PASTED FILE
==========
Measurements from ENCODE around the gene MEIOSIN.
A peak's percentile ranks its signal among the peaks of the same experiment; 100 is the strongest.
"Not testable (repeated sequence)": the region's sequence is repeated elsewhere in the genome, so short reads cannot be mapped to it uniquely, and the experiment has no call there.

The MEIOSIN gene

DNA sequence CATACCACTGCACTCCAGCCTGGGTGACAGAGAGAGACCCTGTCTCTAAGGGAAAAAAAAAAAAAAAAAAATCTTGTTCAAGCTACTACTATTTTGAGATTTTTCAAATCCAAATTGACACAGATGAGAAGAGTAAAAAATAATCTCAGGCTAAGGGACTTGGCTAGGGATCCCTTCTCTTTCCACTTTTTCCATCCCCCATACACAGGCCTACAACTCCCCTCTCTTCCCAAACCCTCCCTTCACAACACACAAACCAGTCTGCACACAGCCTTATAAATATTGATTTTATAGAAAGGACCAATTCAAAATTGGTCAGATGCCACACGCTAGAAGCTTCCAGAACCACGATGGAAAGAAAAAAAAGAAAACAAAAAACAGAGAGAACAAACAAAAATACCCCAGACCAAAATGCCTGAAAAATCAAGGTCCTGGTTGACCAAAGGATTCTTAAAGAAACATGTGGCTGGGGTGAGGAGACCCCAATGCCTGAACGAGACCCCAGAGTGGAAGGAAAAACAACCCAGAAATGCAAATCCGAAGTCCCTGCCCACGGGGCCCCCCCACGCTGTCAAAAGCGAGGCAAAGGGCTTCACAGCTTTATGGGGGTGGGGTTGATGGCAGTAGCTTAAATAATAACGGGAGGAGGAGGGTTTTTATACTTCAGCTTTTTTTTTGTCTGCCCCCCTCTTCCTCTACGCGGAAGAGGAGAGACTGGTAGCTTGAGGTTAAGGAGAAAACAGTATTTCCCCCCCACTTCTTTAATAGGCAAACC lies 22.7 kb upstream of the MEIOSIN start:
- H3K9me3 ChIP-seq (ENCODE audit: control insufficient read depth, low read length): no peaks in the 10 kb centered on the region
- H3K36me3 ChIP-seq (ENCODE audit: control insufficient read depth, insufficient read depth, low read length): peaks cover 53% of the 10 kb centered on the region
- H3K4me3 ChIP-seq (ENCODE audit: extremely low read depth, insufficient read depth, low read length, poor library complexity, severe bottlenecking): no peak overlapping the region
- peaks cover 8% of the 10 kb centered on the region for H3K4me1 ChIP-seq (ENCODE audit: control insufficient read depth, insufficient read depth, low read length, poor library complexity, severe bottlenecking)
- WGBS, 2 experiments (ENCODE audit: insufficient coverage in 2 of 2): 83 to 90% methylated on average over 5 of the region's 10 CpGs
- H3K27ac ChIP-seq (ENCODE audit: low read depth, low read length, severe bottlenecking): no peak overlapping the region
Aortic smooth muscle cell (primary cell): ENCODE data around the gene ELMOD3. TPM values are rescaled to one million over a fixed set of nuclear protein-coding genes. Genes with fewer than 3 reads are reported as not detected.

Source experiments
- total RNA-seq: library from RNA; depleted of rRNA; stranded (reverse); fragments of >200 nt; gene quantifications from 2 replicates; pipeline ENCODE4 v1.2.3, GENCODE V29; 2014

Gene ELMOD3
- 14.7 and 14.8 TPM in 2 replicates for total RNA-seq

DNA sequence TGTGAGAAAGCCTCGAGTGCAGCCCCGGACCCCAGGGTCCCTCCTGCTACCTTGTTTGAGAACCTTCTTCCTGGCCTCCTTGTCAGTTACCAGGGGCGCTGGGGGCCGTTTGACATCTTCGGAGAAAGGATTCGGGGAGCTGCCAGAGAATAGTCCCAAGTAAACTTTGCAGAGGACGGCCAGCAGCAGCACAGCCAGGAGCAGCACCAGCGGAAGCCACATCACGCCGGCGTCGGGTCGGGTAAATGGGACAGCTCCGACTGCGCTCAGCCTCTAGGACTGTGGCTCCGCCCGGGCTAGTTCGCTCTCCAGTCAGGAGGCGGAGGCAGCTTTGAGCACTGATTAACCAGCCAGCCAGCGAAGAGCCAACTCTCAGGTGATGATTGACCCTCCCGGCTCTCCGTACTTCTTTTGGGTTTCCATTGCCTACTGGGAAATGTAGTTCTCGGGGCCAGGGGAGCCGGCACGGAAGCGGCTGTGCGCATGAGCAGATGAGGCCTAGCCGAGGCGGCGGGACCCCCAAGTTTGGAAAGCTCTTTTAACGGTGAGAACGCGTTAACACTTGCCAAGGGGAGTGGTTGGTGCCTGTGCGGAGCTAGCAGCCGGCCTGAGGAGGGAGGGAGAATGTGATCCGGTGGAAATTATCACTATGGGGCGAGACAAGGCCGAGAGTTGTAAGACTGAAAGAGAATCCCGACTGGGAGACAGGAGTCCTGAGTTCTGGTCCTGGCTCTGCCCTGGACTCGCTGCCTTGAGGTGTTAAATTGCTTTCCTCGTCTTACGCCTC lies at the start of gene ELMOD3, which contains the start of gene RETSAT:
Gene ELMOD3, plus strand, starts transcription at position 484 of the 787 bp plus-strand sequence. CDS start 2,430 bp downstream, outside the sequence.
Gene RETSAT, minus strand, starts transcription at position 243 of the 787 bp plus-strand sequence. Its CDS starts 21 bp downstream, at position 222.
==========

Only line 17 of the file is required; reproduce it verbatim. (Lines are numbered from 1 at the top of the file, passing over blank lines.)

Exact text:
DNA sequence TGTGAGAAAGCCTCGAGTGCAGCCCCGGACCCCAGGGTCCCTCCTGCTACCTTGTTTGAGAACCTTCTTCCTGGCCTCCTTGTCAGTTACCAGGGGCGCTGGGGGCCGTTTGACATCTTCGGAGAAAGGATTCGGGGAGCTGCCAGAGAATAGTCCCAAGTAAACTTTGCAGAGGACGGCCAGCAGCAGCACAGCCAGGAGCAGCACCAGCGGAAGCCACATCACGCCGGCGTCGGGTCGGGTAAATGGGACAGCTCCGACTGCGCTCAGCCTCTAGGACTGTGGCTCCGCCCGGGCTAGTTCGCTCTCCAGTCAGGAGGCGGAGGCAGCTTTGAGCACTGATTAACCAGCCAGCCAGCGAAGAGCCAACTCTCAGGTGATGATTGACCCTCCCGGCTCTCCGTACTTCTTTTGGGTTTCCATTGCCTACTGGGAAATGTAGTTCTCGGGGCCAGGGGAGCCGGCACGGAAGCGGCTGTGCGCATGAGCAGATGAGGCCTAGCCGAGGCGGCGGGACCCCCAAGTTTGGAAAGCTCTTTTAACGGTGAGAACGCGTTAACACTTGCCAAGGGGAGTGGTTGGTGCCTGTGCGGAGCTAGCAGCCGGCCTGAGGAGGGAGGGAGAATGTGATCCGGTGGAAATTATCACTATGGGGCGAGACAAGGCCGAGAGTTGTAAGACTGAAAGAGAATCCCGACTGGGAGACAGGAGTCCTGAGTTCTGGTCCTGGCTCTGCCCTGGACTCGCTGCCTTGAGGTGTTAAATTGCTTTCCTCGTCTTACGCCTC lies at the start of gene ELMOD3, which contains the start of gene RETSAT: